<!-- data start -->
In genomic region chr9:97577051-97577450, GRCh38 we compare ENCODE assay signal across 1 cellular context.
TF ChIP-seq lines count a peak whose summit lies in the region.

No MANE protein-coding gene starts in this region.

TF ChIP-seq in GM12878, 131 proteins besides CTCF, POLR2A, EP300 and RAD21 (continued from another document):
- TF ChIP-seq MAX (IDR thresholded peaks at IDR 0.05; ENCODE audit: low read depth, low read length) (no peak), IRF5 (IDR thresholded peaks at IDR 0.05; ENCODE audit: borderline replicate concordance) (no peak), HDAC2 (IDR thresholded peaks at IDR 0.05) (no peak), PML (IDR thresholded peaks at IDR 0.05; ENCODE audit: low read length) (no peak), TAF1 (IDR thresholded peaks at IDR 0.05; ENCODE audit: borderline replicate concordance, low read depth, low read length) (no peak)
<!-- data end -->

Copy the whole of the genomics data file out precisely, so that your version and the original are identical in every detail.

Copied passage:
In genomic region chr9:97577051-97577450, GRCh38 we compare ENCODE assay signal across 1 cellular context.
TF ChIP-seq lines count a peak whose summit lies in the region.

No MANE protein-coding gene starts in this region.

TF ChIP-seq in GM12878, 131 proteins besides CTCF, POLR2A, EP300 and RAD21 (continued from another document):
- TF ChIP-seq MAX (IDR thresholded peaks at IDR 0.05; ENCODE audit: low read depth, low read length) (no peak), IRF5 (IDR thresholded peaks at IDR 0.05; ENCODE audit: borderline replicate concordance) (no peak), HDAC2 (IDR thresholded peaks at IDR 0.05) (no peak), PML (IDR thresholded peaks at IDR 0.05; ENCODE audit: low read length) (no peak), TAF1 (IDR thresholded peaks at IDR 0.05; ENCODE audit: borderline replicate concordance, low read depth, low read length) (no peak)